Still further, short centering means 3702 may include a single annular element or a number of individual ribs on the interior surface of the female member 2804 spaced inwardly from the mouth of the member as shown in FIG. 37. The annular element or ribs 3702 may serve as auxiliary centering means and may engage and center the free end of a male member 2802 as it may reach the end of its travel during assembly of the male and female members. The annular element or ribs 3702 may be employed with any of the foregoing centering means.
 With the adhesive chamber 2808 properly sized and the members 2802 and 2804 secured in fixed positions by the pins 2810, 2810, a distributing device 2814 may be positioned about open end 2812 of the adhesive chamber 2808, and as shown in FIGS. 34 and 38 encloses and may have an inlet port 2902 which may communicate with the same for the introduction of an adhesive under pressure. Various adhesives may be employed but LOCTITE H8600 may be preferred in an illustrative embodiment for joining the galvanized structural steel employed in wind turbine tower construction. A relatively low viscosity adhesive may be preferred for rapid insertion in a high production environment. A uniform adhesive thickness less than fifty thousandths of an inch may be found to provide the high strength low weight results desired with galvanized structural steel.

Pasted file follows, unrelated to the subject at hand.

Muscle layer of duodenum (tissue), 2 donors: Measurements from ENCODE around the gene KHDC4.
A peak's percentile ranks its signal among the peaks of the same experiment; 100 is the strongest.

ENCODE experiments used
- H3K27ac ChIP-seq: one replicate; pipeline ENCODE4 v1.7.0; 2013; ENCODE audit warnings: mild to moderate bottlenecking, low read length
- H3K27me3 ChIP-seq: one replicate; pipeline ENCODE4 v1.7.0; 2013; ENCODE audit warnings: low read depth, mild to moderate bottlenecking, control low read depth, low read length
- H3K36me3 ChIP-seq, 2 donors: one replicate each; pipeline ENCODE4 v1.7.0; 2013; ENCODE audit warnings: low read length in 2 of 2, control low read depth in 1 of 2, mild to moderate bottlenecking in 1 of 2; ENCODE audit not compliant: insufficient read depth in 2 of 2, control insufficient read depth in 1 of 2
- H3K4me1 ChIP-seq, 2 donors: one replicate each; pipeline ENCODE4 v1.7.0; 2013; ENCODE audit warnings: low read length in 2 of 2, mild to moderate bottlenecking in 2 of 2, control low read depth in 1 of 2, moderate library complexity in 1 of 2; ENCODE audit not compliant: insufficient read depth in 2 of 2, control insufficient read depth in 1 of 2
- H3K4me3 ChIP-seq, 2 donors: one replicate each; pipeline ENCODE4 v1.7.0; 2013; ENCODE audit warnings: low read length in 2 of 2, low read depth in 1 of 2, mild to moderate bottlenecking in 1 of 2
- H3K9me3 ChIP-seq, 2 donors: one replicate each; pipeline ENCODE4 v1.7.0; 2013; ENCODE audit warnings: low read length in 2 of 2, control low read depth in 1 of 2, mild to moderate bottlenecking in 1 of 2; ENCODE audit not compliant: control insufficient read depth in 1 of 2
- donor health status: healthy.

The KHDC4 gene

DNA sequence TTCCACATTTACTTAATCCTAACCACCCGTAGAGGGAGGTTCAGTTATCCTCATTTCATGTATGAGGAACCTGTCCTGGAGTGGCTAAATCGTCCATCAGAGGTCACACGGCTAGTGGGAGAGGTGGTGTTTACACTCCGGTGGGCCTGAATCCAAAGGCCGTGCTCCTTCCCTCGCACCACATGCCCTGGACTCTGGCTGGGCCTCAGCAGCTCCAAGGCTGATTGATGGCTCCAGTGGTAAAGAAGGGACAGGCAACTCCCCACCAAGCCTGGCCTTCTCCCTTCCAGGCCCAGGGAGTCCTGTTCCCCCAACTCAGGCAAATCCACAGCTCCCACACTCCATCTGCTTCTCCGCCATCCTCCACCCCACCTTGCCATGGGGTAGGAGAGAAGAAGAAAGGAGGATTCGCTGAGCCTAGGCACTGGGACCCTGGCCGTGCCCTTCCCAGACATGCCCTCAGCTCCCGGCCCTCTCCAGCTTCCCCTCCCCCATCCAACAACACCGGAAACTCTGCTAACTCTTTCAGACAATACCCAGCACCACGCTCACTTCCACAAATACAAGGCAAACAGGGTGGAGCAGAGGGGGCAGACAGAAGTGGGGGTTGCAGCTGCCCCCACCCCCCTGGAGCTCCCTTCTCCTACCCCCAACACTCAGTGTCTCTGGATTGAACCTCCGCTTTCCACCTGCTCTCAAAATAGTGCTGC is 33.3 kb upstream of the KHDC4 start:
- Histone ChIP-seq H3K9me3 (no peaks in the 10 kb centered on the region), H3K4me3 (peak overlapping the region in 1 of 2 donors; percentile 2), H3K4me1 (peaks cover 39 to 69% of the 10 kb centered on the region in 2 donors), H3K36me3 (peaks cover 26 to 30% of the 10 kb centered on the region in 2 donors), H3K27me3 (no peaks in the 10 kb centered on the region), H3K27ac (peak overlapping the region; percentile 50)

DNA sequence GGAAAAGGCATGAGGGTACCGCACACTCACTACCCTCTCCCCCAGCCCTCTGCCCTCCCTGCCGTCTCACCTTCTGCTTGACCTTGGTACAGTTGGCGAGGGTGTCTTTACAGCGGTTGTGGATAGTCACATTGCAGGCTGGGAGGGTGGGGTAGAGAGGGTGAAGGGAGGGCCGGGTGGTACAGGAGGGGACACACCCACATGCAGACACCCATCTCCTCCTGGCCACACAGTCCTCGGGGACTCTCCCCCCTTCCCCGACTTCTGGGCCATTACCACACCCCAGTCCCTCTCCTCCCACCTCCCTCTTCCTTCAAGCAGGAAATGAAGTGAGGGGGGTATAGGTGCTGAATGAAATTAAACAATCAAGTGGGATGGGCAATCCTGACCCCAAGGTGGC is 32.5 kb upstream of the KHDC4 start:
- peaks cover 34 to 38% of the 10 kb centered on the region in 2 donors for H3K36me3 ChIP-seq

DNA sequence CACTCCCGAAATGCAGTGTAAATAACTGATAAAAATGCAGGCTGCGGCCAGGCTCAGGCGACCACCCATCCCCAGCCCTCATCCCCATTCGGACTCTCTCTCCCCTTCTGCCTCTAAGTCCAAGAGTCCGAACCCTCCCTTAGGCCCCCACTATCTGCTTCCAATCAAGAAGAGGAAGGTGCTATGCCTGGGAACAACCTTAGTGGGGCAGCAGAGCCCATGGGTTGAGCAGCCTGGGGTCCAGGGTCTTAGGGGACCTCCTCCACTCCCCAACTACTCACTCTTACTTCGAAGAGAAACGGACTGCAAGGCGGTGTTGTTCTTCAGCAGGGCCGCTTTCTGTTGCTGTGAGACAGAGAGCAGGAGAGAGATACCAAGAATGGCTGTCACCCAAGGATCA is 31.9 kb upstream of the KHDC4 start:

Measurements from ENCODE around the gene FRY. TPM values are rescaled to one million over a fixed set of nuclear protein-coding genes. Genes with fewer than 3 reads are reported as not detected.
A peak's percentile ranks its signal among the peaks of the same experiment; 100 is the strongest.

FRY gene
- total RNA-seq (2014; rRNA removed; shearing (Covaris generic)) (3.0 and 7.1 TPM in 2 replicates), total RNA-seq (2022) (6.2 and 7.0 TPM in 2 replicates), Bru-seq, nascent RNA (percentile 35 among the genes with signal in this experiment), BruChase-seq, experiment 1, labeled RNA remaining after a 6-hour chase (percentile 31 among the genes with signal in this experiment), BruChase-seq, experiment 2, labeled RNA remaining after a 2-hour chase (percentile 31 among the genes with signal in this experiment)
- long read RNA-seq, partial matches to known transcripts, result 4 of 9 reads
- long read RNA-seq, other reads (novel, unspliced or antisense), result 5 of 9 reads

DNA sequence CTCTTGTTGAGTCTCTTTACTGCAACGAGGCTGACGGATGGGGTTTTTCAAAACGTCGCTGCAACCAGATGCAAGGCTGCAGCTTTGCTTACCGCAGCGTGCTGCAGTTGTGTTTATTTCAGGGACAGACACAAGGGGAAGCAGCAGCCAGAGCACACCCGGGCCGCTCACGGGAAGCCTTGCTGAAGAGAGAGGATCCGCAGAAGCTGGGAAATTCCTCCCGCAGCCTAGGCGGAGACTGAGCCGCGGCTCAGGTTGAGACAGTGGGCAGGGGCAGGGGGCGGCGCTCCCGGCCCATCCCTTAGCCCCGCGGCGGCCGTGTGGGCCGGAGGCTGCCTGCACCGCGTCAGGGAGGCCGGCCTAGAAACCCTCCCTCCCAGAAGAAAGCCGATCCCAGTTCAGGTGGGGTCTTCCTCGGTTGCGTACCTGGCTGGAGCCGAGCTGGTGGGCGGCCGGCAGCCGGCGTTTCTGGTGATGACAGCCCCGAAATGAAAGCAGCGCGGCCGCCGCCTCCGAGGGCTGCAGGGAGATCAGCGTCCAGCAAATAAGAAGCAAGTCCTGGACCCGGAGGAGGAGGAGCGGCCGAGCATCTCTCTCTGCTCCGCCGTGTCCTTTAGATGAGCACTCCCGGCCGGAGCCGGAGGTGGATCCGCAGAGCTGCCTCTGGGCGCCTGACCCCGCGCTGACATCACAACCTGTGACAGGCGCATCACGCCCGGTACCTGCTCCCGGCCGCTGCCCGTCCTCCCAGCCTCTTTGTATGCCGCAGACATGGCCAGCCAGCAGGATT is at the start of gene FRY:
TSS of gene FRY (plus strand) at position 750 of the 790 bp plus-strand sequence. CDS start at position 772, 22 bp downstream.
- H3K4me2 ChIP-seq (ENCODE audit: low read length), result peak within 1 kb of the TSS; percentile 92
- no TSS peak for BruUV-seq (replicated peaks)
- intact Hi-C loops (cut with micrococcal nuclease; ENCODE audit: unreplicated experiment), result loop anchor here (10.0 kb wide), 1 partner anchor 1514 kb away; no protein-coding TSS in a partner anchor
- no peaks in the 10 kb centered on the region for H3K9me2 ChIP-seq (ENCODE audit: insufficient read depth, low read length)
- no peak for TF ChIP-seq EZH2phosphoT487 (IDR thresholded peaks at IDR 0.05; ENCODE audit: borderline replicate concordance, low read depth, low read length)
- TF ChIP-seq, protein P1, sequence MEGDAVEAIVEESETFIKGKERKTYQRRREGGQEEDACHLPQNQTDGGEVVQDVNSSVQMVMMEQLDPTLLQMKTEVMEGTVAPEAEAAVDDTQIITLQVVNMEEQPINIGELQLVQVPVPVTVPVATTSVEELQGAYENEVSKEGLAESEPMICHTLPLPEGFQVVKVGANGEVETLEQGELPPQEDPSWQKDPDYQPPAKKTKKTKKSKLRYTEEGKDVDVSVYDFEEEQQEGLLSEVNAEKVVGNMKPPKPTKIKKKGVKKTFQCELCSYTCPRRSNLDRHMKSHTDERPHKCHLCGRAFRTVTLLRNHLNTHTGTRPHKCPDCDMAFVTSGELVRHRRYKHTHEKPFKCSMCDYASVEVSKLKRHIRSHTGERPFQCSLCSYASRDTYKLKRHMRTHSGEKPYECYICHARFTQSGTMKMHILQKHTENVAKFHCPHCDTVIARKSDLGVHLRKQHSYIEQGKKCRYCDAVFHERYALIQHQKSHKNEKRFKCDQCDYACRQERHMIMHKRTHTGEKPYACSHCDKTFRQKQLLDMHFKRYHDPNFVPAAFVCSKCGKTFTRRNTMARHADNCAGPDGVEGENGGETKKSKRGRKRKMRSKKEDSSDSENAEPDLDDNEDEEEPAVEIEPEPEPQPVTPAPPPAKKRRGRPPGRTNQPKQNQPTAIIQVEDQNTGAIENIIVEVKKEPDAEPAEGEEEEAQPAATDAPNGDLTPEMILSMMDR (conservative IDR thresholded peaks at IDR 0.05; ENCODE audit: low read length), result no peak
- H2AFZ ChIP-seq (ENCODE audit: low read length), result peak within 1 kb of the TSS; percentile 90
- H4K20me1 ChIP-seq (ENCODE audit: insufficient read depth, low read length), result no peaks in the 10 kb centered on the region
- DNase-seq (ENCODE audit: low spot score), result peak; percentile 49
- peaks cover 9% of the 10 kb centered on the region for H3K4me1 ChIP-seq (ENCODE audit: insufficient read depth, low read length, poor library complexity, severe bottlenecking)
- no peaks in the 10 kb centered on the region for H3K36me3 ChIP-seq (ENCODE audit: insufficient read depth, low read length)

As mentioned above, the use of open cell foam seals may accommodate an adhesive filling procedure based on pressure control and termination resulting in a completely filled adhesive chamber. It should also be noted that the distributing device 2814 may serve independently as a centering means avoiding the need for substantially all other centering means.
 As mentioned, the prevention of voids in the adhesive may also be important and a small open cell foam insert 2818, FIGS. 30 and 37, captured and compressed between an annular shoulder 2820 on the interior wall of the female member 2804, and the inner end of the male member 2802 may prevent the entrapment of air and resulting pockets or voids. The insert may be perforate to air and may readily allow the same to pass but may serve as an effective barrier to adhesive.